Elric Vol. 1: The Ruby Throne
Written by Julien Blondel
Illustrated by Didier Poli and Robin Recht
Colored by Jean Bastide
Lettered by Gabriela Houston
Release Date: September 16, 2014
Cover Price: $12.99
As a fantasy enthusiast, Iâ€™ve always had a certain curiosity about Michael Moorcockâ€™s Elric of Melnibone stories, though Iâ€™ve never given them the time they deserve. With Titan Comicâ€™s new graphic novel adaptation, Elric: The Ruby Throne, written by Julien Blondel, I thought it a perfect opportunity to finally delve into the world of the albino emperor; and I am not disappointed.
When Elric of Melnibone hesitantly sets out with his army to vanquish would-be intruders of his realm, he is betrayed in shocking fashion. Will he survive the venture, and if so, what will the deceit and prejudices against him for Elric to become?
Blondelâ€™s story, as noted by creator Michael Moorcock in his passionate foreword in the beginning of the graphic novel, sets out to be a highly faithful adaptation of the novel series. The central conflict is ripe with philosophical and moral dilemmas, second only in execution to the characters who live and die within the disgustingly depraved city of Imrryr. Age-old quandaries regarding superiority of race and lust for power drive the story to a beautifully sorrowful dÃ©nouement.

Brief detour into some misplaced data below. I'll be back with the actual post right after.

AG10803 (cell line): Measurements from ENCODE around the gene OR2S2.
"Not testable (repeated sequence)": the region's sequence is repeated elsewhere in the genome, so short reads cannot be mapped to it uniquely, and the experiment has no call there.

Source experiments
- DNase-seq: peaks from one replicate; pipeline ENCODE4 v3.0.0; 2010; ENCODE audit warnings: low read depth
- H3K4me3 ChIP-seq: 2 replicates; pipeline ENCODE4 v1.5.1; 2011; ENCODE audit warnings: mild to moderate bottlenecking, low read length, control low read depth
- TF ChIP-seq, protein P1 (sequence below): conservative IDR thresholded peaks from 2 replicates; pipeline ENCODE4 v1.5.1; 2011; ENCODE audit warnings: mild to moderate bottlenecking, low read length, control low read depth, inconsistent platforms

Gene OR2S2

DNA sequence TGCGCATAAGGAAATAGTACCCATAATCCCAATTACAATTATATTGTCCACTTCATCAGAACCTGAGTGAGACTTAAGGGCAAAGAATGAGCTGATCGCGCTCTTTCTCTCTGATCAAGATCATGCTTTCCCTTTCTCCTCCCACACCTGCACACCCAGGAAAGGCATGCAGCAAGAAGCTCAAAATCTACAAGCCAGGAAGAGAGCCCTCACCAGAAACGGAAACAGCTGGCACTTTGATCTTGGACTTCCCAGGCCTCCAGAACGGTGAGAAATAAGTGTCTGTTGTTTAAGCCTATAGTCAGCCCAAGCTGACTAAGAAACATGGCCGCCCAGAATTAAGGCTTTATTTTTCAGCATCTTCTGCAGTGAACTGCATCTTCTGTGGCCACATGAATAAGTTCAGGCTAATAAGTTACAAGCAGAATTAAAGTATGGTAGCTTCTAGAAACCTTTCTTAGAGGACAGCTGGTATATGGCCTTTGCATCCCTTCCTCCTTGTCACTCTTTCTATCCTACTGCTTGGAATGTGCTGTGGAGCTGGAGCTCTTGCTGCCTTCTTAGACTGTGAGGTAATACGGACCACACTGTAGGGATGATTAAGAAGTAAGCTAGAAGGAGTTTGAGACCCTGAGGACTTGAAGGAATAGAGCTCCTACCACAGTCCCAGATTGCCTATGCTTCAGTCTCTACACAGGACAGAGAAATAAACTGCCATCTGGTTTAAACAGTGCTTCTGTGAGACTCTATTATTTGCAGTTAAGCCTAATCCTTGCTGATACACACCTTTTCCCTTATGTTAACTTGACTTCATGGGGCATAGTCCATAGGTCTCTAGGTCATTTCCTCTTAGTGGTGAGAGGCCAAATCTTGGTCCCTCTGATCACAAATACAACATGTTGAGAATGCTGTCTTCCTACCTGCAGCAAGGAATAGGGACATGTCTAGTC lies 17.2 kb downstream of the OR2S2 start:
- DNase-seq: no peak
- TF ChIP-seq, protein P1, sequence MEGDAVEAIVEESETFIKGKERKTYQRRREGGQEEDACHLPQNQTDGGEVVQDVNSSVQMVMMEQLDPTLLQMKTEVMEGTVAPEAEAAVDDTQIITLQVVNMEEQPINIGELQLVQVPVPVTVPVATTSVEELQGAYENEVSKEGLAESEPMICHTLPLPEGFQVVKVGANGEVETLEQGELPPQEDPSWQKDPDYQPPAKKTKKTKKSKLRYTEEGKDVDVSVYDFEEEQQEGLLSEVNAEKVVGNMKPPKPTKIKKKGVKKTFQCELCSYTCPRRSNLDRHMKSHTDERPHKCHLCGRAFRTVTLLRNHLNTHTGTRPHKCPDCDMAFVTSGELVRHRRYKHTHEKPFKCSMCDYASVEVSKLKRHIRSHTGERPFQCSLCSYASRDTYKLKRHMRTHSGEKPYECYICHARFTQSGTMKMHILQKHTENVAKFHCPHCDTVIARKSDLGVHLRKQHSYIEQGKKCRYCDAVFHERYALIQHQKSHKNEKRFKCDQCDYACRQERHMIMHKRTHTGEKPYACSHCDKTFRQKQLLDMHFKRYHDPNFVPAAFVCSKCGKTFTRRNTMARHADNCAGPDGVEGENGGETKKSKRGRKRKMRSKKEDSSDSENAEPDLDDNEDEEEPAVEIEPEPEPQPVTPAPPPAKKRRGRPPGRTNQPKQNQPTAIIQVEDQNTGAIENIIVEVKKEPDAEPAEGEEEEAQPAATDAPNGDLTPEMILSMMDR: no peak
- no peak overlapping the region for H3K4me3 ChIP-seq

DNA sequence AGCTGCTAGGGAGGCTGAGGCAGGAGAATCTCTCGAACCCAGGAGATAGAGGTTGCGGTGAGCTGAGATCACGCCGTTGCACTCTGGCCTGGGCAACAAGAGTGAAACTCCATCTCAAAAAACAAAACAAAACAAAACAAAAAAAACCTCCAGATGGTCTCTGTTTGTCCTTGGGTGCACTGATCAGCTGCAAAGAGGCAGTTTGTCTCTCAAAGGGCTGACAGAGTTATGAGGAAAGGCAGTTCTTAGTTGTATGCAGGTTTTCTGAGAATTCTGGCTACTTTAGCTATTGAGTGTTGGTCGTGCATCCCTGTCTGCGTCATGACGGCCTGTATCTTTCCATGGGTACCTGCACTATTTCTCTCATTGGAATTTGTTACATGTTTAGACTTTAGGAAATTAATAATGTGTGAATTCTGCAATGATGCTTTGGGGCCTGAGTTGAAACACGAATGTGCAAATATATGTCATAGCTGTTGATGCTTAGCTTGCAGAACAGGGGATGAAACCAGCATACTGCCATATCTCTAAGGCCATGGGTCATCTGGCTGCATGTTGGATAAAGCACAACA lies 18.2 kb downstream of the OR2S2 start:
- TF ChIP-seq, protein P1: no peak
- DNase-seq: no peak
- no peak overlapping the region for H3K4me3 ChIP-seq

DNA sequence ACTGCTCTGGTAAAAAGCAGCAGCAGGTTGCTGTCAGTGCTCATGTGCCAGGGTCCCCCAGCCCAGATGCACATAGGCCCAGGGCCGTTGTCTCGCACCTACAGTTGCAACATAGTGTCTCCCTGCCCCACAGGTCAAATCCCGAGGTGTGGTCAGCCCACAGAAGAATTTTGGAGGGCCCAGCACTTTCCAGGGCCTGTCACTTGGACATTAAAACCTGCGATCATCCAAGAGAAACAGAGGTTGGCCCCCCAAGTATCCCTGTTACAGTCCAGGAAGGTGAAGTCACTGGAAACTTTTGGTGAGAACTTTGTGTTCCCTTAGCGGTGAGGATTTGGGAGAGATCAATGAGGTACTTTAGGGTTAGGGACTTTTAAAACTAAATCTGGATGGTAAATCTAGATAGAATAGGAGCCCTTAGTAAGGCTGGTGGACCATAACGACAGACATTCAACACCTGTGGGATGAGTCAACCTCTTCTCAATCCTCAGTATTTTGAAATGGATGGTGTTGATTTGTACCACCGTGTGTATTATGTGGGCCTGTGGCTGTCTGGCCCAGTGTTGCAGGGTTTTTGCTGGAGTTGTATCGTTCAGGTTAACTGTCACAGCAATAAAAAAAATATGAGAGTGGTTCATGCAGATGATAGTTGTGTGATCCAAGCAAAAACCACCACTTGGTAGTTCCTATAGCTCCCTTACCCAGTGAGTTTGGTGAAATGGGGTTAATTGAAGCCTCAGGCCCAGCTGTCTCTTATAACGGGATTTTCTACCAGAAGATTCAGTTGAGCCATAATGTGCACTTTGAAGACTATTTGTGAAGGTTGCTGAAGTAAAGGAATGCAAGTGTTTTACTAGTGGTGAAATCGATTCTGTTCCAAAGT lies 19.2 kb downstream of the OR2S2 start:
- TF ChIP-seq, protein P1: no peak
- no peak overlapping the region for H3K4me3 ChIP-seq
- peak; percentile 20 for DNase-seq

Artists Robin Recht and Didier Poli, and colorist Jean Bastide, bring the epic tale of this shameless kingdom to life through grand views of the realm and vivid battles. Dark shades of red, gold, and grey fill the pages, helping to showcase magnificently tall depictions of the royalty, clothed in splendor, as well as the naked and dirty slaves and commoners.
The story can be very hard to read at times, especially when understanding that the gruesome and vile actions and events that take place in this graphic novel have happened in our own world in the past, and in some cases, still to this day; however, this is what intrigues me about Elric. Itâ€™s a raw and gritty story where all of the characters do questionable things; but there seems to be some hope â€“ and I can latch onto that hope as much as the titular character can.